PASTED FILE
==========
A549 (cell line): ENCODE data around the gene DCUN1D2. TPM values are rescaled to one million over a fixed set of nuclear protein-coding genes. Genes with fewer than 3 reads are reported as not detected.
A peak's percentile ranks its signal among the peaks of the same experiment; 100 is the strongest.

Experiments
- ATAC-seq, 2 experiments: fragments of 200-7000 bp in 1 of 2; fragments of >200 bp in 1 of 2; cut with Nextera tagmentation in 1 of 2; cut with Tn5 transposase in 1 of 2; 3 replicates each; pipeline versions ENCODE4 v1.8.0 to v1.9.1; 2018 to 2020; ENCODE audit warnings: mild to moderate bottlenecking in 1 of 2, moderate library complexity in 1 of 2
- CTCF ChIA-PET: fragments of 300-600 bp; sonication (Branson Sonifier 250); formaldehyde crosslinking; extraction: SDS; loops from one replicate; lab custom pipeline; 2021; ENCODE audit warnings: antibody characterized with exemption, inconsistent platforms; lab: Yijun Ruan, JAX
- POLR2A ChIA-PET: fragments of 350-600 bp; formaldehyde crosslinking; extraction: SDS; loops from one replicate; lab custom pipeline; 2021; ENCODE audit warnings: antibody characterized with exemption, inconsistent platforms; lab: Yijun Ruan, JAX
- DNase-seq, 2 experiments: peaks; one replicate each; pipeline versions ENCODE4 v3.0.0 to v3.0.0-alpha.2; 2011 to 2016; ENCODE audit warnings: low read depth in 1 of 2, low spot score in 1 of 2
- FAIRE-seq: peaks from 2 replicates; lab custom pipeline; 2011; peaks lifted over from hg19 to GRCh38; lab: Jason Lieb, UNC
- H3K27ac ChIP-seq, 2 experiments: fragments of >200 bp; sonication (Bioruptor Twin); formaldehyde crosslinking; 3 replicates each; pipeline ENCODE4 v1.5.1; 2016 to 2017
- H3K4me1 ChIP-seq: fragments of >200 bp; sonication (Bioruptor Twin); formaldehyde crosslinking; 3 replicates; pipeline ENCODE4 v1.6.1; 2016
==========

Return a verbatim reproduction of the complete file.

A549 (cell line): ENCODE data around the gene DCUN1D2. TPM values are rescaled to one million over a fixed set of nuclear protein-coding genes. Genes with fewer than 3 reads are reported as not detected.
A peak's percentile ranks its signal among the peaks of the same experiment; 100 is the strongest.

Experiments
- ATAC-seq, 2 experiments: fragments of 200-7000 bp in 1 of 2; fragments of >200 bp in 1 of 2; cut with Nextera tagmentation in 1 of 2; cut with Tn5 transposase in 1 of 2; 3 replicates each; pipeline versions ENCODE4 v1.8.0 to v1.9.1; 2018 to 2020; ENCODE audit warnings: mild to moderate bottlenecking in 1 of 2, moderate library complexity in 1 of 2
- CTCF ChIA-PET: fragments of 300-600 bp; sonication (Branson Sonifier 250); formaldehyde crosslinking; extraction: SDS; loops from one replicate; lab custom pipeline; 2021; ENCODE audit warnings: antibody characterized with exemption, inconsistent platforms; lab: Yijun Ruan, JAX
- POLR2A ChIA-PET: fragments of 350-600 bp; formaldehyde crosslinking; extraction: SDS; loops from one replicate; lab custom pipeline; 2021; ENCODE audit warnings: antibody characterized with exemption, inconsistent platforms; lab: Yijun Ruan, JAX
- DNase-seq, 2 experiments: peaks; one replicate each; pipeline versions ENCODE4 v3.0.0 to v3.0.0-alpha.2; 2011 to 2016; ENCODE audit warnings: low read depth in 1 of 2, low spot score in 1 of 2
- FAIRE-seq: peaks from 2 replicates; lab custom pipeline; 2011; peaks lifted over from hg19 to GRCh38; lab: Jason Lieb, UNC
- H3K27ac ChIP-seq, 2 experiments: fragments of >200 bp; sonication (Bioruptor Twin); formaldehyde crosslinking; 3 replicates each; pipeline ENCODE4 v1.5.1; 2016 to 2017
- H3K4me1 ChIP-seq: fragments of >200 bp; sonication (Bioruptor Twin); formaldehyde crosslinking; 3 replicates; pipeline ENCODE4 v1.6.1; 2016